I am a member of the Bowers - Day family, which has it's
United States Bowers roots in Black Creek, Southampton County, Virginia, near Franklin, and its Day roots in Vermont. This site is an attempt
to record the research we have done and to continue that research until perhaps
we can reach our forbears in Africa.
The Southampton County, Virginia locale has many names; Black Creek, Baffle and Bowers. Bowers was designated a post office around 1800. As can be seen by the road sign, there is an intersection of Bowers Road and Black Creek Road which is approximately 200 yards from the Bowers Home Place.
The earliest Bowers that we have indentified to date is my great grandfather Henry Bowers. We first found him in the 1870 census (blacks were not included in any earlier Southern census) of Jerusalem District, Southampton County, age 53, a laborer. His wife is Georgeanna, age 21. According to my uncle, John Melvin Bowers, Henry had 3 children from his first wife, 10 children of his second wife, and 13 children with his third wife Georgeanna, who was born in Isle of Wight County, Virginia.
Please remember that age and birth years were not accurately kept in these years, so that you will see a great variance from census to census.
The 1870 census is interesting more for what it does NOT say. When taking the census, the enumerator (person asking the questions) would go family to family in order. The family immediately before Henry was Bartholomew Bowers, white and a farmer. Going back further in census and tax records at the Library of Virginia in Richmond, Bartholomew inherited the farm, 1228 3/4 acres plus another 100 acres, from his uncle, Dr. Carr Bowers.
Carr Bowers was an influential farmer (see link). His main house still exists and it is in a large parcel at the intersect of Bowers and Black Creek Roads. In the 1850 slave census, which listed only age and gender, he owned 2 male slaves, both age 31. One very well could have been Henry, who after the civil war, stayed on and worked the Bowers farm! The family listed immediately after Henry was a Meritt Bowers, black, age 52 - could very well have been the other 31 year old from the 1850 slave census. Where would blacks with large families go, especially if they were well treated and had work.
My husband Kevin, who does the genealogical research, then went with my father, Charles Bowers, to the Southampton County Court house and found Carr Bowers will! It is dated May 5th, 1860 and probated on July 15th, 1861. There it was! Carr Bowers gave most of his estate to his nephew Bartholomew Bowers (named in the will as Bartley Bowers) and one paragraph reads:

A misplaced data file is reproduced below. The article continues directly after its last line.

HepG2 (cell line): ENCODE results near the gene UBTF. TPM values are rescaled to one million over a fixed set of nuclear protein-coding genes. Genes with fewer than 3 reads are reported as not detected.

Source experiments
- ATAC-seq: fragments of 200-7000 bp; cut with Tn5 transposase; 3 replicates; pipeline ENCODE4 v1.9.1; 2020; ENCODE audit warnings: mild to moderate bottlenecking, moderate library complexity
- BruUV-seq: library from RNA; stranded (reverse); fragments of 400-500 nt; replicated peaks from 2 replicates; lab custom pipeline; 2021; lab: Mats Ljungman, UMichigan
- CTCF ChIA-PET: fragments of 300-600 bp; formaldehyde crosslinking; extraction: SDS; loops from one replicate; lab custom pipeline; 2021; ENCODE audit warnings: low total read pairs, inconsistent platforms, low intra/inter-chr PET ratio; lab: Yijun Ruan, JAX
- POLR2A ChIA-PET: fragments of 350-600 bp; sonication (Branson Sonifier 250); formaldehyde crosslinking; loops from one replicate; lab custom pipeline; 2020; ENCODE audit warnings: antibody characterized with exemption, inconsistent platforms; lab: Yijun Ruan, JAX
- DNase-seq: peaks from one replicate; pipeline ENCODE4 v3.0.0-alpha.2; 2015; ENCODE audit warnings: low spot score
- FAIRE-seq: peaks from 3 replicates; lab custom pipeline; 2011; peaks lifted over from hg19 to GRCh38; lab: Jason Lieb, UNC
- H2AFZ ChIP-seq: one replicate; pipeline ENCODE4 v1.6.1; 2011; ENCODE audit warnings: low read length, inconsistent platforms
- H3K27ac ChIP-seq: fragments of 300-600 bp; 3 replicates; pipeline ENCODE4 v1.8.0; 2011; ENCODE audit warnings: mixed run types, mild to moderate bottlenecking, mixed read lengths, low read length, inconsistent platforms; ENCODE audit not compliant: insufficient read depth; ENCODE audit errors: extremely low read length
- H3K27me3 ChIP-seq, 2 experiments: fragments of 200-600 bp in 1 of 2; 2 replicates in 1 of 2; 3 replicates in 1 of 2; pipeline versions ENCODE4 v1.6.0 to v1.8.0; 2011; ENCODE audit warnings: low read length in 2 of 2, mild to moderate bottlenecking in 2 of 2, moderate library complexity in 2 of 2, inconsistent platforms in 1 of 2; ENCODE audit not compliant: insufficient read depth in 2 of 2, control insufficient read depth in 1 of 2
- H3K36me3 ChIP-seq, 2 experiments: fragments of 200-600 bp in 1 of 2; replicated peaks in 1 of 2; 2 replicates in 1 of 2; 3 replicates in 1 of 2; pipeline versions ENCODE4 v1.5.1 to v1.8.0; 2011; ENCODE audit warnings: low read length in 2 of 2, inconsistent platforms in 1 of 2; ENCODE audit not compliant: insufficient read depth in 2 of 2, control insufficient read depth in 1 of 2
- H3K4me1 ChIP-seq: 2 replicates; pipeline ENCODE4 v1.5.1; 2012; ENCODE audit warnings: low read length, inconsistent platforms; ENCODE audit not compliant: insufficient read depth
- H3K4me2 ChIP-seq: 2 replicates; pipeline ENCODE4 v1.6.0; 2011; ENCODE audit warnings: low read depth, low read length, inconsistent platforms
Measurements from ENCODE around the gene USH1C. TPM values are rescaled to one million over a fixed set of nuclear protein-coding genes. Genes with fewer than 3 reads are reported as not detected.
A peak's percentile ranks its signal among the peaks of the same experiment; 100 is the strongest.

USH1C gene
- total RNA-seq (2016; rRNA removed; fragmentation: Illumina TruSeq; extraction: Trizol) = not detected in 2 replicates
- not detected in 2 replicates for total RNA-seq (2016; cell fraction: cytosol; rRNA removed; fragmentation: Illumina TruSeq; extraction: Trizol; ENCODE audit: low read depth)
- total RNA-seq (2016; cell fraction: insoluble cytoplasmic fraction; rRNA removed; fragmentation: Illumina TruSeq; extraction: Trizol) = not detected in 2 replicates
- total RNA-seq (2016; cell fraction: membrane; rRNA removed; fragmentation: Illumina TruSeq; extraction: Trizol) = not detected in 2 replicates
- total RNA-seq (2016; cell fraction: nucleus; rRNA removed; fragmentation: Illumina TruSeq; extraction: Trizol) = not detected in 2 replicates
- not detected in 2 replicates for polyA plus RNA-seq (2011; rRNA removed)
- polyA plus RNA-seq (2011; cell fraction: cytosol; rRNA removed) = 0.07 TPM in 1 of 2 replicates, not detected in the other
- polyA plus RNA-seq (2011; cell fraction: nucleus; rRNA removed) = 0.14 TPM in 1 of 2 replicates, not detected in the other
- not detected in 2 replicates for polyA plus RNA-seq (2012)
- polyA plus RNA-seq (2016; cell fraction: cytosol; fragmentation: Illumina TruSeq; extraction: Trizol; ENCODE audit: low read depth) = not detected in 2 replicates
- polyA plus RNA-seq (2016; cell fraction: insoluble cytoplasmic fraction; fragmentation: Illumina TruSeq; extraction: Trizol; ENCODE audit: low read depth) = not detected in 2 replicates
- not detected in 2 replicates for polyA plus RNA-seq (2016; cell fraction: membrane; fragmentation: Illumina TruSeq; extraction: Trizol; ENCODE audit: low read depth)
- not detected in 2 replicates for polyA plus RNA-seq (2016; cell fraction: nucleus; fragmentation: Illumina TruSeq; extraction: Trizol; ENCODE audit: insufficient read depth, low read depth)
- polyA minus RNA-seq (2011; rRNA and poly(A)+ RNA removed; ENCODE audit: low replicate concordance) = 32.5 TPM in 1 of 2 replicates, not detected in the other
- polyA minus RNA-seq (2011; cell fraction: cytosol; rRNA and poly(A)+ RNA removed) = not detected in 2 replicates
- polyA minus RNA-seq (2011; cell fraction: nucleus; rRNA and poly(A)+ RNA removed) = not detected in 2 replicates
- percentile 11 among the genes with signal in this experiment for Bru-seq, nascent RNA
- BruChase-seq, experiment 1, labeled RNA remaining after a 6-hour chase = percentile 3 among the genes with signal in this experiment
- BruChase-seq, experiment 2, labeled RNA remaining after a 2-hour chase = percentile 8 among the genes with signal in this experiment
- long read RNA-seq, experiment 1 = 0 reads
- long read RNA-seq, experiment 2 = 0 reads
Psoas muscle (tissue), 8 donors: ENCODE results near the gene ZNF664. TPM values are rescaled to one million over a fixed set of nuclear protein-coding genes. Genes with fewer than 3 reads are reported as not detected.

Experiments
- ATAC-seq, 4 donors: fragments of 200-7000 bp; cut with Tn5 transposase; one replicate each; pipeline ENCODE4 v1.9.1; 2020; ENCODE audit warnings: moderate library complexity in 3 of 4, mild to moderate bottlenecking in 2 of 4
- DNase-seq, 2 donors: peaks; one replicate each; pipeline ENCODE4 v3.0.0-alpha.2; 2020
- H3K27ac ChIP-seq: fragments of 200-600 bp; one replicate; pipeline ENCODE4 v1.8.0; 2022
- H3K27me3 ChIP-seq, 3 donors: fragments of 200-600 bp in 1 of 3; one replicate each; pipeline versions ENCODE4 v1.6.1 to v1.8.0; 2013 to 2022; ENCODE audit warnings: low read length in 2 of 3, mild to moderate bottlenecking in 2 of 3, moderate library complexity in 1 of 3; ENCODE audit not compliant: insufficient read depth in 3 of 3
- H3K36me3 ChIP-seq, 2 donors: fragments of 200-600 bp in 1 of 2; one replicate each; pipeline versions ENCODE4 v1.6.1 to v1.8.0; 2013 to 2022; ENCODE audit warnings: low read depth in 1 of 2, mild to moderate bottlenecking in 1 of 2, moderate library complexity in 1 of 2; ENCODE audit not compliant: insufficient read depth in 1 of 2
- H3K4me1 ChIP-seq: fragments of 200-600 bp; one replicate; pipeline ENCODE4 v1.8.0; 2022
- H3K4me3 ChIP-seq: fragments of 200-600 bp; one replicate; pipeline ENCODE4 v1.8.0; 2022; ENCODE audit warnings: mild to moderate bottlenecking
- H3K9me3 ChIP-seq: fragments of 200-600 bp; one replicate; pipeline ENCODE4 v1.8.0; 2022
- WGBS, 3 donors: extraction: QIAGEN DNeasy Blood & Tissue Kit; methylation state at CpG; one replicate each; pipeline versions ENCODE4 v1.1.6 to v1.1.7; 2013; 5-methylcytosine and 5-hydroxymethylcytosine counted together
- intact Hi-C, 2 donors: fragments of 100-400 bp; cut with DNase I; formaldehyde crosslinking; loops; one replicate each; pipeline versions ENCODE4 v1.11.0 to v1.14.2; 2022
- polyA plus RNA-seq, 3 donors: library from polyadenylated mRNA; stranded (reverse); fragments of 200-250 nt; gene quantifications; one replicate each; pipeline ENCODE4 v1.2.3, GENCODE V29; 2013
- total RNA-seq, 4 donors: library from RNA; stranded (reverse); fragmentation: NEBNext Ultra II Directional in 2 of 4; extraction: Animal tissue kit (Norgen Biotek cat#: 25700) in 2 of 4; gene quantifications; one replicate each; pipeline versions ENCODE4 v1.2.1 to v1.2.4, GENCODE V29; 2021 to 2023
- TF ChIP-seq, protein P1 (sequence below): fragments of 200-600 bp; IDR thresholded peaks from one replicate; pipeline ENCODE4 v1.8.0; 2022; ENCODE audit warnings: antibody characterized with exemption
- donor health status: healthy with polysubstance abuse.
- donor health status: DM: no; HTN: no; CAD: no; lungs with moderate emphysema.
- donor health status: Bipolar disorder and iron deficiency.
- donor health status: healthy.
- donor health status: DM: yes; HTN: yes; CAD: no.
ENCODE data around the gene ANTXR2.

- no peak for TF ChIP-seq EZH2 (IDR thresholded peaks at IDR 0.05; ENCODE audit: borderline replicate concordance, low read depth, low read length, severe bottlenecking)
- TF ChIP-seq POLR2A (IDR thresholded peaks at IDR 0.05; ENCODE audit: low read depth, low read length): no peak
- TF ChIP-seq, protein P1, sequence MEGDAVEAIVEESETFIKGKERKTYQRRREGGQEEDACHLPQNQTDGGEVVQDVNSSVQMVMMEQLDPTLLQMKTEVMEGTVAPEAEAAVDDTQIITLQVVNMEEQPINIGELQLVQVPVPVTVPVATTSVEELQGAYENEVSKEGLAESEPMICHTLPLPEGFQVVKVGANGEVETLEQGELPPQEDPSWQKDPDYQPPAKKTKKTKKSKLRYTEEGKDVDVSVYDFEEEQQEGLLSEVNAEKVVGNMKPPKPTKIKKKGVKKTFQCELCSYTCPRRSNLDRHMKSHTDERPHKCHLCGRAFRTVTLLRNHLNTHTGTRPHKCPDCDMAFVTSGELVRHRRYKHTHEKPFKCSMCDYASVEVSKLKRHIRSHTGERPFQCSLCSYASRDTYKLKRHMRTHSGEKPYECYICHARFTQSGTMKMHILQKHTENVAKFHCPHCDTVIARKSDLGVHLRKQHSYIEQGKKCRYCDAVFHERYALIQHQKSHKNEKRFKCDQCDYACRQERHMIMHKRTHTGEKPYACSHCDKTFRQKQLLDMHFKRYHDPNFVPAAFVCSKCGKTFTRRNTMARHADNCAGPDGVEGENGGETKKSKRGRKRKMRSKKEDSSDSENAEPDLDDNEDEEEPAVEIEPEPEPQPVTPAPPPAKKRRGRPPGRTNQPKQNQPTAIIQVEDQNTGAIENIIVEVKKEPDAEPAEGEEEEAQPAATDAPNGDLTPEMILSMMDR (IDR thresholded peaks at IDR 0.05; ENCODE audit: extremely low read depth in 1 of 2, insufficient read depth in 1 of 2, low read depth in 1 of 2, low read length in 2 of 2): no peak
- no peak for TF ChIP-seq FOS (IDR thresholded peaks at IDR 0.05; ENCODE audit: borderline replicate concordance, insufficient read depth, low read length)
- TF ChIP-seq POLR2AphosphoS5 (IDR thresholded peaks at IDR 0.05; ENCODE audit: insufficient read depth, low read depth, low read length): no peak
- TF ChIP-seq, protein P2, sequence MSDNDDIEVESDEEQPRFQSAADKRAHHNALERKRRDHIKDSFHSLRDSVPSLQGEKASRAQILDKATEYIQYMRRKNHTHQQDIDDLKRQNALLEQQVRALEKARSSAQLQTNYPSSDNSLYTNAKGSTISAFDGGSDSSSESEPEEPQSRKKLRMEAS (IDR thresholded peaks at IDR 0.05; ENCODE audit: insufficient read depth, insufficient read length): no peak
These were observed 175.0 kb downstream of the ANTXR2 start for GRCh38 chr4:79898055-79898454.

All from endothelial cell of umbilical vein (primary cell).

This was a remarkable find! The problem is now that the only way to go back further is to get Carr Bowers farm records as to when he acquired the various slaves., and that is most probably impossible. Henry must have been the mainstay of the farm, the estate inventory dated September 13, 1861 lists Henry as one of the most valuable - and sure enough, the neighbor Meritt Bowers is listed!
As a comparison 5 mules were valued at $600.00 and 32 cattle at $640.00
Interesting that Georgeanna is not listed, due to this and her age in the 1870 census, Henry most probably met her much later.
We then go back to tracing the census records. The family children living with Henry and Georgeanna in 1870 were:-
The next records we have is the 1880 census listing Henry Bowers, 66, farmer, his wife Georgianna (spelling change) and their children:-
I might note that there was a wealthy former slave owner farmer in Isle of Wight County named Giles Bowers. Whether he was related to Carr Bowers we do not know yet - but perhaps he was the former owner of Georgianna. They also named one of their boys Giles. The Carr Bowers farm was bordered by the Black Water River, which separates Southampton and Isle of Wight counties.
Bartholomew Bowers died in 1882 and in the accounting of his estate by John Bowers, administrator, it lists Georeanna Bowers paid $3.78, and Hannah Bowers paid $27.00 for cooking in 1880.
Then in 1884 Henry and Georgeanna Bowers purchase 113 acres (The Home Place) from Sallie Williams and Williams, her husband for $1,000. This was an enormous amount of money in those times, and the real estate records reveal that this was financed by the Williams taking back a mortgage. Says a lot for Henry's reputation.
The 1890 census records were destroyed, so we must jump to 1900. All these records are for Southampton County, Jerusalem District. In 1900 Georgeanna , age 55, is living with son Thomas, age 27, listed as head of household, her children:-
Son William H. Bowers, age 55, is living with his wife Indiana, age 43, and their children:-
Son Alsburg (now known as Asbury) Bowers, age 37, living alone.
In 1910 we cannot locate a census record for Georgeanna, she may have passed. However we found the following:
Son William H. Bowers, age 61, and wife Indiana, age 52, with their children:-
Son Asbury Bowers, age 45, is living with his wife Carrie W., age 30.
Son Ernest C. Bowers, age 27, is living with his wife Hevillia Story Bowers, age 25, with the wife's parents, James N. and Martha Story.
There is no record of my grandfather, John Bowers, in
Southampton in the 1900 or 1910 census. During this period he was working
on the railroad between New York City and Burlington, Vermont.